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dc.contributor.convenorBerwyn Claytonen_US
dc.contributor.authorChoy, Sarojnien_US
dc.contributor.authorLidstone, Johnen_US
dc.contributor.editorBerwyn Claytonen_US
dc.date.accessioned2017-05-03T11:44:11Z
dc.date.available2017-05-03T11:44:11Z
dc.date.issued2011en_US
dc.date.modified2012-08-28T08:46:02Z
dc.identifier.refurihttp://avetra.org.au/publications/conference-archives/conference-archives-2011/2011-conference-papersen_US
dc.identifier.urihttp://hdl.handle.net/10072/46565
dc.description.abstractA primary purpose of evaluating education and training courses is to assess how well their design and delivery aspects have met the predetermined learning objectives in order to make improvements. Thus traditional approaches to evaluation provide data on what is mainly of interest to the course designers and facilitators. Consequently, conventional data collection techniques do not necessarily seek in-depth self-reflection by the learners or what is of most significance to them. Hence the real impact of course completion is not fully understood. The Most Significant Change approach to evaluation is participatory and collects stories on the impact of the training experienced by the learners, supplementing data that provides a more holistic and richer picture of the learning outcomes from learners' perspectives. This paper reports on the use of the Most Significant Change technique to supplement data from conventional sources in order to evaluate a leadership capacity building course. Eighteen participants completed a Master of Education course over a period of two years. The Learning Experience Surveys provided mainly quantitative and some qualitative data on the students' experiences and satisfaction with teaching and learning. Stories about the most significant changes experienced by the students were recorded during interviews and confirmed at focus groups. The findings highlight the value in using the Most Significant Change as a tool for a more comprehensive evaluation of capacity building programs. Although the sample represents a group of university students, the tool offers potential for VET practitioners to extend their evaluation techniques and learn more about the impact of education and training that they offer.en_US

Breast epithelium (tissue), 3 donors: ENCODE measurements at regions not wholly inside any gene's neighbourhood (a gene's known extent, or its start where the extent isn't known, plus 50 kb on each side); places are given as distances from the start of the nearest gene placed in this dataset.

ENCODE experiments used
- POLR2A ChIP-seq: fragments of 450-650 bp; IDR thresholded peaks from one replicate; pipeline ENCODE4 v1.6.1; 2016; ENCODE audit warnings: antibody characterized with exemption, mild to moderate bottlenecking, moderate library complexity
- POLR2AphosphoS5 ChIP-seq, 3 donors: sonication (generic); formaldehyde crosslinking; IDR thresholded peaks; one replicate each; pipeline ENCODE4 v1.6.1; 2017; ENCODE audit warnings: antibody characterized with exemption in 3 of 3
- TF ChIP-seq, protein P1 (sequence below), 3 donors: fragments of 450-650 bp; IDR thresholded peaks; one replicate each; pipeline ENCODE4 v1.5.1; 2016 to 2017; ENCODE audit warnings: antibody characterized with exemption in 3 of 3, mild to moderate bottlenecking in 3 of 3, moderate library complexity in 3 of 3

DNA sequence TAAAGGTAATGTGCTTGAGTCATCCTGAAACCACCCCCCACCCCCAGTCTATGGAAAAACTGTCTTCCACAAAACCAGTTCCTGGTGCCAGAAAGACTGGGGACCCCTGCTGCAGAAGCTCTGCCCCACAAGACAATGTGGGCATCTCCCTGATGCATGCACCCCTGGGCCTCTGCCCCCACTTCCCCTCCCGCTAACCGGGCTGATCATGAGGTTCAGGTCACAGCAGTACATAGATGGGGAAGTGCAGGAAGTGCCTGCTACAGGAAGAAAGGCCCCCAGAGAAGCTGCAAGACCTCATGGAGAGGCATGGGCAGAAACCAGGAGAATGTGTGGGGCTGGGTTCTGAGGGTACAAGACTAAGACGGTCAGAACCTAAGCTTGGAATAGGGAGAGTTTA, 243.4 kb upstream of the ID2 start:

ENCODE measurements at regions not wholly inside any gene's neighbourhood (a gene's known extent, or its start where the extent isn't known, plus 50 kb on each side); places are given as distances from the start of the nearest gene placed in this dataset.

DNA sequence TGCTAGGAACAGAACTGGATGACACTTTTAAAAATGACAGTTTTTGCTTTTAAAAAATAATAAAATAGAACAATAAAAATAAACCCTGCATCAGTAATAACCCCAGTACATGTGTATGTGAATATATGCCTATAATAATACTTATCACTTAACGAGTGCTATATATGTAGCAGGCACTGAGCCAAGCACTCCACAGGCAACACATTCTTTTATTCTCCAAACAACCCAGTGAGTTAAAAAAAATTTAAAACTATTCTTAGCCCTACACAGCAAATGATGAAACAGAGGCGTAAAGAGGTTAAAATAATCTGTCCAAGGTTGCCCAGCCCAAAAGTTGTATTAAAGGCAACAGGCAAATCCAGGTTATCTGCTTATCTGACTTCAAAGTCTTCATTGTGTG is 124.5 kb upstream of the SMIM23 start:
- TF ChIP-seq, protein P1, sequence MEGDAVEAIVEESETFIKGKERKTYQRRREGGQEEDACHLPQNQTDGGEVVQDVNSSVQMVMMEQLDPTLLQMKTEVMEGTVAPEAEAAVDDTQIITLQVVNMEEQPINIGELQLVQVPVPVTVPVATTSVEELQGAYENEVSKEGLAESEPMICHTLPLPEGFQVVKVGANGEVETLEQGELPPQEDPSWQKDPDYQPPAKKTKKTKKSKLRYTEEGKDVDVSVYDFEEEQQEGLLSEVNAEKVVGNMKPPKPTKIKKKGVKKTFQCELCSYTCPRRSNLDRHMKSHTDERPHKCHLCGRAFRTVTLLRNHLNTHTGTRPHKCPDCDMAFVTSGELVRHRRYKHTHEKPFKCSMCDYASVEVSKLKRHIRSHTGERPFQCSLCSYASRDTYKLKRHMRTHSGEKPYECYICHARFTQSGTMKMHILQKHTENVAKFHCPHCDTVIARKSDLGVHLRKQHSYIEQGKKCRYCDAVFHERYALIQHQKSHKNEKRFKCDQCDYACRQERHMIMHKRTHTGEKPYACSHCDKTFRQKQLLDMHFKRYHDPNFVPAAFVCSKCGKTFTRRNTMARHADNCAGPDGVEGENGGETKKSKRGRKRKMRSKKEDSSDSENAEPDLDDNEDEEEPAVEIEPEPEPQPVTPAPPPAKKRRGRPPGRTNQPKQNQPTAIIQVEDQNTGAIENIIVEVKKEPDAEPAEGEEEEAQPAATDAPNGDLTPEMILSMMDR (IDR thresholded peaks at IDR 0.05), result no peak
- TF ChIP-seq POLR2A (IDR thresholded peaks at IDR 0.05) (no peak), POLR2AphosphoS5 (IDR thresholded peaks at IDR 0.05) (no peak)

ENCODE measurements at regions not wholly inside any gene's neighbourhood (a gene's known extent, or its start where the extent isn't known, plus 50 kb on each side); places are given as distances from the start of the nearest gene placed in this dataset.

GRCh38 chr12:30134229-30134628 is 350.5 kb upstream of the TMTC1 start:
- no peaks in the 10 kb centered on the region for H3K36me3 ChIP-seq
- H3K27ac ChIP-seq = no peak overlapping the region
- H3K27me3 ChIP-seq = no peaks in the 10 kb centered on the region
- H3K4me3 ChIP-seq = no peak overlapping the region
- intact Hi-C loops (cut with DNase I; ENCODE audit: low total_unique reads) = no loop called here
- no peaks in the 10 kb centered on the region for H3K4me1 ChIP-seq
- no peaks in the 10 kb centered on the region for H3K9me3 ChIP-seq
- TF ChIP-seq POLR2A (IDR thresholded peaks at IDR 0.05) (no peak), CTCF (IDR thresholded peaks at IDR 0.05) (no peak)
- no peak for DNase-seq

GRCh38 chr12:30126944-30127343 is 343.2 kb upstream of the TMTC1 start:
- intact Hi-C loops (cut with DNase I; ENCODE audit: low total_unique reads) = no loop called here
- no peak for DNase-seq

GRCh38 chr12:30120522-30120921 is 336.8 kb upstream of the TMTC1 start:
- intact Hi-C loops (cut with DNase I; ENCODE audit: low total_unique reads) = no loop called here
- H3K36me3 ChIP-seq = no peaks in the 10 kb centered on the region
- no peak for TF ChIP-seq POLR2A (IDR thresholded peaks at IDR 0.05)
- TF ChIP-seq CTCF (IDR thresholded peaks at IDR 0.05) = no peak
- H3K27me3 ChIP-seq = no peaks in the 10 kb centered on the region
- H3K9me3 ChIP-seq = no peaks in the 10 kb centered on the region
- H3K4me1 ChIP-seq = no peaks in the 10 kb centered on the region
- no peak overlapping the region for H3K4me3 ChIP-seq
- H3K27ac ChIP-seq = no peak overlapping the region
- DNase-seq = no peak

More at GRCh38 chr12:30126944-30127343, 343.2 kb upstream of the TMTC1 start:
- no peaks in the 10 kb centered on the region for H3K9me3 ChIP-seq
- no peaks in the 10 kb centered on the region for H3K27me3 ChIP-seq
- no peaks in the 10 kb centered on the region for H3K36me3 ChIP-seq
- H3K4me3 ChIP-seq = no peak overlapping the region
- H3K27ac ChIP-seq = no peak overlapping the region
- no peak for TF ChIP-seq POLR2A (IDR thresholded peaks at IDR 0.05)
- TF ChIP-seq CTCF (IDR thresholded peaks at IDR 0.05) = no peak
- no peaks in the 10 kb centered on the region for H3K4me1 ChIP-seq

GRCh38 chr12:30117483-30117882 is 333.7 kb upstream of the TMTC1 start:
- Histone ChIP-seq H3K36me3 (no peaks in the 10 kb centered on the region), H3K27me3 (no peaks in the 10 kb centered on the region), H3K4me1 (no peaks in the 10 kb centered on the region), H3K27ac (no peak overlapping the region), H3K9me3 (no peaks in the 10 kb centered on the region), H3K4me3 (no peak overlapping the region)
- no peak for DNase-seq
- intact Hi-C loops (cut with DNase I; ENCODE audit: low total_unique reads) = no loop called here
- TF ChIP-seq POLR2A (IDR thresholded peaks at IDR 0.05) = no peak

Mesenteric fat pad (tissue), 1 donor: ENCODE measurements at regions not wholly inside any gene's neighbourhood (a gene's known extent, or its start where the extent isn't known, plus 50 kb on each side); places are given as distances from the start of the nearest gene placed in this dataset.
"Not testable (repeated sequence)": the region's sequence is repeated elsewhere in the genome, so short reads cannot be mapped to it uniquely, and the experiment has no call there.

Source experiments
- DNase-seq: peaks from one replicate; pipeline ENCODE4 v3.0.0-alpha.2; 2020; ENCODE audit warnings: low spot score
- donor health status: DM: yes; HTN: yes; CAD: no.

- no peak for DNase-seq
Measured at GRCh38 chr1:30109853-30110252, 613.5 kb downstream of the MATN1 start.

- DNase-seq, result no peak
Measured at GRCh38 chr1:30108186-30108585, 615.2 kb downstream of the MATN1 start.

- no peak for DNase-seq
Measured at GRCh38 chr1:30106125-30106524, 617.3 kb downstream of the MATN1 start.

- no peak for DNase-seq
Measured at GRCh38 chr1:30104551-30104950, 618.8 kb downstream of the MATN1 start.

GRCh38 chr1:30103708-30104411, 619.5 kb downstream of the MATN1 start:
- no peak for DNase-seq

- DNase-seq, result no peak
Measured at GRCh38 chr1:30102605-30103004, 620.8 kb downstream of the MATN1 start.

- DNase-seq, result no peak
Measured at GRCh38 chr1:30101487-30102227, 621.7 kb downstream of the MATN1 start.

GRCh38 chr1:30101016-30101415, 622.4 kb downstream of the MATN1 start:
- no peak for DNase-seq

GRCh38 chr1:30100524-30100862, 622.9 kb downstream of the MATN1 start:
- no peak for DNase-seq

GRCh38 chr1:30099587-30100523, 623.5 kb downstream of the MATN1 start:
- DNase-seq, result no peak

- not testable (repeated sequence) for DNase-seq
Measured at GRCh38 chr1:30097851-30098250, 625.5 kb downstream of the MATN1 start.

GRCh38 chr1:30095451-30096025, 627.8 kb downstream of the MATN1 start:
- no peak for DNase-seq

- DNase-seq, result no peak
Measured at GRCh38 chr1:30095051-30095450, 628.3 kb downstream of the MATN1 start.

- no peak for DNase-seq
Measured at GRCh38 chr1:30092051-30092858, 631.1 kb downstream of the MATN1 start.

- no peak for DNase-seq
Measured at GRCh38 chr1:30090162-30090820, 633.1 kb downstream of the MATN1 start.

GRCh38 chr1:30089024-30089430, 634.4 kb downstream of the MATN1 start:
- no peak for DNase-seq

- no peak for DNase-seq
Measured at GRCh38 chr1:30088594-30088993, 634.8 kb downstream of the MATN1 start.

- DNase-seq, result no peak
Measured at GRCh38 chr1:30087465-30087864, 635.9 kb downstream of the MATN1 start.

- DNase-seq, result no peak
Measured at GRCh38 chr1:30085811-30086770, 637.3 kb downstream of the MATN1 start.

dc.description.peerreviewedYesen_US
dc.description.publicationstatusYesen_US
dc.format.extent174483 bytes
dc.format.mimetypeapplication/pdf
dc.languageEnglishen_US
dc.language.isoen_US
dc.publisherAVETRAen_US
dc.publisher.placeAustraliaen_US
dc.publisher.urihttp://avetra.org.au/publications/conference-archives/conference-archives-2011/2011-conference-papersen_US
dc.relation.ispartofstudentpublicationNen_US
dc.relation.ispartofconferencenameAustralian Vocational Education and Training Researchers Associationen_US
dc.relation.ispartofconferencetitle14th Annual Conference of the Australian Vocational Education and Training Researchers Associationen_US
dc.relation.ispartofdatefrom2011-04-28en_US
dc.relation.ispartofdateto2011-04-29en_US
dc.relation.ispartoflocationMelbourne, Australiaen_US
dc.rights.retentionYen_US
dc.subject.fieldofresearchCurriculum and Pedagogy not elsewhere classifieden_US
dc.subject.fieldofresearchcode130299en_US
dc.titleMost significant change technique: a supplementary evaluation toolen_US
dc.typeConference outputen_US
dc.type.descriptionE1 - Conference Publications (HERDC)en_US
dc.type.codeE - Conference Publicationsen_US
gro.facultyArts, Education & Law Group, School of Education and Professional Studiesen_US
gro.rights.copyright© 2011 AVETRA. This is the author-manuscript version of this paper. Reproduced in accordance with the copyright policy of the publisher. Use hypertext link for access to the publisher's website.en_US
gro.date.issued2011
gro.hasfulltextFull Text
gro.griffith.authorChoy, Sarojni C.


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    Contains papers delivered by Griffith authors at national and international conferences.

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